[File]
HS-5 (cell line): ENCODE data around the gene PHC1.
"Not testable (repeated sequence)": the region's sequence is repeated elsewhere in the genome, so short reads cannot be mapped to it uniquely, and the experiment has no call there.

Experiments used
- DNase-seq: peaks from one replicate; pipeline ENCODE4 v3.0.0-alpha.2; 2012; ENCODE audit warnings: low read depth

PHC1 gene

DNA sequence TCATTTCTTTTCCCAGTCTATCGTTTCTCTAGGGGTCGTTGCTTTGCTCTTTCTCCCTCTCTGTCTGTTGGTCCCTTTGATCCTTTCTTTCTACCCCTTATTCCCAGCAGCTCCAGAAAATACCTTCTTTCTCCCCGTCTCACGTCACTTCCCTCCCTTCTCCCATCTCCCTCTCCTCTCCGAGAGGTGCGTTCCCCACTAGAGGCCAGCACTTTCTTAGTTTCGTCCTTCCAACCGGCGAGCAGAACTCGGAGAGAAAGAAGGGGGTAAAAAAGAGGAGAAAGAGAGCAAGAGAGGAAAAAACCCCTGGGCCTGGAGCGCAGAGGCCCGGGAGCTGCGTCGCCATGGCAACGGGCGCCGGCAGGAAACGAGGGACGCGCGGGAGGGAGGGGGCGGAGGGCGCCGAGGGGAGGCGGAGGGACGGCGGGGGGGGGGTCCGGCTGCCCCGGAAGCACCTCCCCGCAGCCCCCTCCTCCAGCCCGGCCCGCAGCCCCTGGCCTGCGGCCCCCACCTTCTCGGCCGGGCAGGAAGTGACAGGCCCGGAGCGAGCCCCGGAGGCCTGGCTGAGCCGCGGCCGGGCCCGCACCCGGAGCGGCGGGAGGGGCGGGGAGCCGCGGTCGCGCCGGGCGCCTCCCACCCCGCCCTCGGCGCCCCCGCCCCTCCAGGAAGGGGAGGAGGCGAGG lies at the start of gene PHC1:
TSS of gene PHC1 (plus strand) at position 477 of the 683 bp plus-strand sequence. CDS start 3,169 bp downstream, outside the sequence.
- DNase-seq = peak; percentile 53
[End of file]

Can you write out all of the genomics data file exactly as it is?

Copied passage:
HS-5 (cell line): ENCODE data around the gene PHC1.
"Not testable (repeated sequence)": the region's sequence is repeated elsewhere in the genome, so short reads cannot be mapped to it uniquely, and the experiment has no call there.

Experiments used
- DNase-seq: peaks from one replicate; pipeline ENCODE4 v3.0.0-alpha.2; 2012; ENCODE audit warnings: low read depth

PHC1 gene

DNA sequence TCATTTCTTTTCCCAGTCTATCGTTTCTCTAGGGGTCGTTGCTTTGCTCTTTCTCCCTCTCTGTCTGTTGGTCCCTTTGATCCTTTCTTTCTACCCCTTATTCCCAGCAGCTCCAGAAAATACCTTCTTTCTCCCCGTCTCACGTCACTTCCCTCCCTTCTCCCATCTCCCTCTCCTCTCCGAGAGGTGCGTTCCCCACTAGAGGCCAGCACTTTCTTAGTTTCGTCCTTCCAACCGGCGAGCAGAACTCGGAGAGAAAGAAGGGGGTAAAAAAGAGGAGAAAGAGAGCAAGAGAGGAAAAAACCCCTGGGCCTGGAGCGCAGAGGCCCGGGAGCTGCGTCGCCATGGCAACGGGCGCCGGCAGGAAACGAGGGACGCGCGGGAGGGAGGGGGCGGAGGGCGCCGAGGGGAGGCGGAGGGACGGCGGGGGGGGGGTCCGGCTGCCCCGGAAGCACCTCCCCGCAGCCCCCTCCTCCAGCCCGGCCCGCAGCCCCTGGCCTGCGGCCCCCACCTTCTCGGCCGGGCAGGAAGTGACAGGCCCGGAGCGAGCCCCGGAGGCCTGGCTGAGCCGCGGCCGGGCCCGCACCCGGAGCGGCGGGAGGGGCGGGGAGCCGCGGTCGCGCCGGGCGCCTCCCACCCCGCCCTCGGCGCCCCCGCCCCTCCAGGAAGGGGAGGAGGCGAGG lies at the start of gene PHC1:
TSS of gene PHC1 (plus strand) at position 477 of the 683 bp plus-strand sequence. CDS start 3,169 bp downstream, outside the sequence.
- DNase-seq = peak; percentile 53